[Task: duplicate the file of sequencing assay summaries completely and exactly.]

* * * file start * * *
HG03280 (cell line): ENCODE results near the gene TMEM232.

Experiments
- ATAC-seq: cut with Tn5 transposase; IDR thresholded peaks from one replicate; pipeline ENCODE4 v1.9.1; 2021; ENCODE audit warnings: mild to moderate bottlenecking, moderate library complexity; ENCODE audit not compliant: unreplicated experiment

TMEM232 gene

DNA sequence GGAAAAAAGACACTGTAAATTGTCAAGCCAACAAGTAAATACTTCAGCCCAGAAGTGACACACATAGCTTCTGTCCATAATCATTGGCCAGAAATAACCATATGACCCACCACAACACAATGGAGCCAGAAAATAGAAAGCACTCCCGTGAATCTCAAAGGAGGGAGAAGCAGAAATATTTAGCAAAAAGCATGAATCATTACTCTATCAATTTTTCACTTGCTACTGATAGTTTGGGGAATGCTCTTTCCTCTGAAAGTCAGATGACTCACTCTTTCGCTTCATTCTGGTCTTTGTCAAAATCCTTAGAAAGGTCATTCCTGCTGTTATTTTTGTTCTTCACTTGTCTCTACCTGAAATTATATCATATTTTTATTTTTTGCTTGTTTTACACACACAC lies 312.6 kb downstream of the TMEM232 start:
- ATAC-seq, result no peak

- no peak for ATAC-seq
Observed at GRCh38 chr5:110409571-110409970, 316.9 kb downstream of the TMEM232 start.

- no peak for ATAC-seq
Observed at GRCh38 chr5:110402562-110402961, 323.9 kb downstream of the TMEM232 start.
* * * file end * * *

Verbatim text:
HG03280 (cell line): ENCODE results near the gene TMEM232.

Experiments
- ATAC-seq: cut with Tn5 transposase; IDR thresholded peaks from one replicate; pipeline ENCODE4 v1.9.1; 2021; ENCODE audit warnings: mild to moderate bottlenecking, moderate library complexity; ENCODE audit not compliant: unreplicated experiment

TMEM232 gene

DNA sequence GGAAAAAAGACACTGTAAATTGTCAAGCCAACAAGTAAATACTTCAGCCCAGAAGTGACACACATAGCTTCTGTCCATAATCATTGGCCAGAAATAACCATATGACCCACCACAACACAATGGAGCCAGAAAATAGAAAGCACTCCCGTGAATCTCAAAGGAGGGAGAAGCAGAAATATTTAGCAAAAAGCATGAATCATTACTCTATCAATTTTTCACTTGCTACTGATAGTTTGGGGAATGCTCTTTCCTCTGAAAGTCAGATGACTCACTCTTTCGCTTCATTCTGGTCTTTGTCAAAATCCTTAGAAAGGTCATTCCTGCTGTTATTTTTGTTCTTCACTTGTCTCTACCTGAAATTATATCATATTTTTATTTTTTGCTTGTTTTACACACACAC lies 312.6 kb downstream of the TMEM232 start:
- ATAC-seq, result no peak

- no peak for ATAC-seq
Observed at GRCh38 chr5:110409571-110409970, 316.9 kb downstream of the TMEM232 start.

- no peak for ATAC-seq
Observed at GRCh38 chr5:110402562-110402961, 323.9 kb downstream of the TMEM232 start.